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Not All Recruiting Stars Are Created Equally

As I was writing other content for the site, I learned something about recruiting ratings and the number of players associated with each rating. Many of you all may already know this information. Some commentators I respect (including Geoff Ketchum) have said this before, but I wanted to quantify it for you all. I had a sense of it but not to the magnitude that this data reflects. There are also differences in the COMPOSITE numbers vs. the individual service's (247Sports, Rivals, On3, ESPN) numbers.

I have searched the recent classes to get an idea of how many prospects are in each star class and to differentiate "high" star classes from regular star classes. I think everyone knows there are fewer prospects the higher the star rating.


This is what 247Sports says to describe their star classes:

  • Five-stars (98-110 rating): The top 32 players in the country to mirror the 32 first round picks in the NFL Draft. These are 32 players that we believe are the most likely to be drafted in the first round from each recruiting class. The full list of 32 with five-star ratings typically isn’t complete until the final ranking. Any player with a rating of more than 100 is considered a “franchise player” and one that does not come around in every recruiting class.

  • Four-stars (90-97 rating): These are players that we believe are the most likely to produce college careers that get them drafted. By National Signing Day, this number is typically in the range of 350 prospects, roughly the top 10 percent of prospects in a given class.

  • Three-stars (80-89 rating): This is where the bulk of college football prospects are found and it incorporates a large range of ability levels, all of whom we consider as possible NFL players long term.

  • A high three-star (87-89): is considered a player with significant NFL upside who expect to be an impact college football player.

  • A mid three-star (84-86): is a player that we consider to be a capable starter for a Power Five football team and an impact player at the Group of Five level.        

  • A low three-star (80-83): is a player that we consider to be a potential contributor at a Power Five program but a probable Group of Five starter with impact potential.

  • Two-stars (70-79 rating): These are prospects that we consider to be FBS-level players with very limited NFL potential.


The folks at 247Sports also produce a composite index. When they do the composite there are more four stars (400-470 vs. the 350 stated.)


Here is how I divided the 247Sports composite rankings the last four years.


Stars

I call the very top prospects (above a 247 Sports composite score of 0.9950) a 5.5 star or a high 5-star prospects. As you can see there are about 5-12 of this level of prospects over the past four years.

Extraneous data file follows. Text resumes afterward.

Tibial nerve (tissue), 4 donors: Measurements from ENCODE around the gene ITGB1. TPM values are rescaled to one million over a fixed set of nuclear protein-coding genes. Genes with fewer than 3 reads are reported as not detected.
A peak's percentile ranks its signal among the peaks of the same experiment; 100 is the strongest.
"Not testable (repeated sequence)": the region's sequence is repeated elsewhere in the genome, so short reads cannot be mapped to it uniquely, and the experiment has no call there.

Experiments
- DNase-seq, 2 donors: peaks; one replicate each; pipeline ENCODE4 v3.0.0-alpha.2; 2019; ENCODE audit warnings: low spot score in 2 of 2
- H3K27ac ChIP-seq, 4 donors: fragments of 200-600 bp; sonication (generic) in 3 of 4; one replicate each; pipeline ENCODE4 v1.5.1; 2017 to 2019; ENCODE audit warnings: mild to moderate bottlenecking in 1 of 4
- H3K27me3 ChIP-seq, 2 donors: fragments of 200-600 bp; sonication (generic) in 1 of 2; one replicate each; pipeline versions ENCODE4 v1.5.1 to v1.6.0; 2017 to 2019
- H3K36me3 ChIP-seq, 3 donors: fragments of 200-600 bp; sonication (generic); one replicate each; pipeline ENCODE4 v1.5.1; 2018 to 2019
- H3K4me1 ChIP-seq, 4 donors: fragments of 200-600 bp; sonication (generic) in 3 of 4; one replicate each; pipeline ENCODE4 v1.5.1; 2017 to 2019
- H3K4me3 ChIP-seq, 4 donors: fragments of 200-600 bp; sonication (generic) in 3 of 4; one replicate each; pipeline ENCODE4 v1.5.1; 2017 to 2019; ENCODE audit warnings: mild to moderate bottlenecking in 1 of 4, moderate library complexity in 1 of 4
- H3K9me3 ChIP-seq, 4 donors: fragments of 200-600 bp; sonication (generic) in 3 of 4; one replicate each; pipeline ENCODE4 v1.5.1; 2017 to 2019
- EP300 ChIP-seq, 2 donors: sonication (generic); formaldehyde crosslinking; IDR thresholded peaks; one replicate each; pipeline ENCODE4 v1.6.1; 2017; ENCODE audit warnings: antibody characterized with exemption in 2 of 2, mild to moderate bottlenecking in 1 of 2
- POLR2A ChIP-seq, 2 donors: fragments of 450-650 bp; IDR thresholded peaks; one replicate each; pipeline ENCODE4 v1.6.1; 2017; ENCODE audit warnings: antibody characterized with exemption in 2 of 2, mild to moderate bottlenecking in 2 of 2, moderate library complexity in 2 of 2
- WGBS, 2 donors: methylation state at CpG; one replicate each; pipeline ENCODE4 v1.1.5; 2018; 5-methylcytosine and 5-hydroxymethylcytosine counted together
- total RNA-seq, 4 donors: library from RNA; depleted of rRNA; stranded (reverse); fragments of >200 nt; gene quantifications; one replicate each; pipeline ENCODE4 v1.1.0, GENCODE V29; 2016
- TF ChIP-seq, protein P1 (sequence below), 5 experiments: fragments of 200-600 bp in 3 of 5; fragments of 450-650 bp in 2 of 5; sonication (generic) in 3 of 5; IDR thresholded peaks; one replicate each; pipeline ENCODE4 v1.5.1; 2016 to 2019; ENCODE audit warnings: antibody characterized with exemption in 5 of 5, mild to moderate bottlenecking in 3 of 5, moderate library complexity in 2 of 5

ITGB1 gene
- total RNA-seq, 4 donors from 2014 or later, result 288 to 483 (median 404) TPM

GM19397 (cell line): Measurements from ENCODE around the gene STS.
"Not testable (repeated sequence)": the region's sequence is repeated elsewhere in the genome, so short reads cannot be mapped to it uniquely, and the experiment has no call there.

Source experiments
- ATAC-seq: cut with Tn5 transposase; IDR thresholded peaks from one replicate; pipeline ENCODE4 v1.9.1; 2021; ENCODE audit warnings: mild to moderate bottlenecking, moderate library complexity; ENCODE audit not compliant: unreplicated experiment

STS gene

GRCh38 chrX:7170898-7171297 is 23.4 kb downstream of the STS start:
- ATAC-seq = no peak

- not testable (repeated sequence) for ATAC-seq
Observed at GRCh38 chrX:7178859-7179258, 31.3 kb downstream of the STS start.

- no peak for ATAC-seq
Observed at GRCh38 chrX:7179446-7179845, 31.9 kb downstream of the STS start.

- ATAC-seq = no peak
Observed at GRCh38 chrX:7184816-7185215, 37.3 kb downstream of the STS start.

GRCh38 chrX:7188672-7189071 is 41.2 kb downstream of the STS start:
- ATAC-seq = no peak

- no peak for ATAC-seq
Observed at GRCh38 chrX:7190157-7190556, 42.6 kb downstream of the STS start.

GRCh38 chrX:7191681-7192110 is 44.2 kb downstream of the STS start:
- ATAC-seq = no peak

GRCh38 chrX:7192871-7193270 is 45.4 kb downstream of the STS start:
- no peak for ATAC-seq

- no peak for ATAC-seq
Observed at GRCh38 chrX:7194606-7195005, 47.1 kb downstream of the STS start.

The 2021-2024 classes had 34-39 composite five-star prospects. This is fairly well known as each service sets their definition of "Five-Star" to somewhat match the NFL Draft first round as described above.


There is a group considered high four-stars. In Rivals these are the 6.0+ rated players. In the consensus rankings these are players ranked 0.9600 plus. In 2021-2024 there were about 75-90 of these players. These would be players considered to possibly be picked in the top 3 rounds of the NFL draft. These high four- and five-star prospects are considered SUPER blue chip prospects.


The 247Sports composite sets 4-stars at 0.8900 rating. In 2021-2024, as stated above, there were 400-470 four-stars and above. It is VASTLY different being a four-star vs. a high four-star prospect. The two ARE NOT the same thing. Four- and five-star prospects are also called blue chip prospects.


I should note, there are about 260 picks in the NFL draft. By definition, about half of the four-star players could even make the NFL draft in a perfect world.


Then there are three-star prospects. Let me ask you this.


Which of these four numbers is more different than the others?

A. 0.9700

B. 0.9000

C. 0.8800

D. 0.8400


Obviously A. Right?


In the 2024 Class this is the prospect with these consensus ratings

A. 0.9700- #63 Demarus Riddick- High 4-star LB, Super Blue chip- signed at Auburn

B. 0.9000- #350 Edwin Spillman- 4-star LB, Blue chip- signed at Tennessee

C. 0.8800- #647 Brandon Rehmann- High 3-star WR- signed at West Virginia

D. 0.8400- #1817 Ronald Moore- 3-star S- signed at Liberty


The difference between the #350 prospect and the #1817 prospect is LESS than the difference between the #63 and the #350 prospect. Try to remember that when your team signs a four-star prospect. Ask what kind of four star.


Not all five stars are created equally.

Not all four stars are created equally.

Not all three stars are created equally.

Not all stars are created equally.


The focus for the Super Blue Blood programs like Texas is the high 4-star and the 5-star prospects. If one thinks there are 20-30 Super Blue Bloods, each should get 2 to 4 in a completely fair world.


Texas got 5- The world is not fair.

  • Colin Simmons

  • Brandon Baker

  • Kobe Black

  • Xavier Filsaime

  • Ryan Wingo


THESE are the players that will be the real difference makers for Texas in the years ahead. As you can see, Not All Recruiting Stars Are Created Equally.


The next article in the series is a look at the Texas Longhorns Draft Class and how they developed per the adjusted rating system. Available right now to premium members. Don't wait. Signup to be a premium member now.




Hook 'Em.


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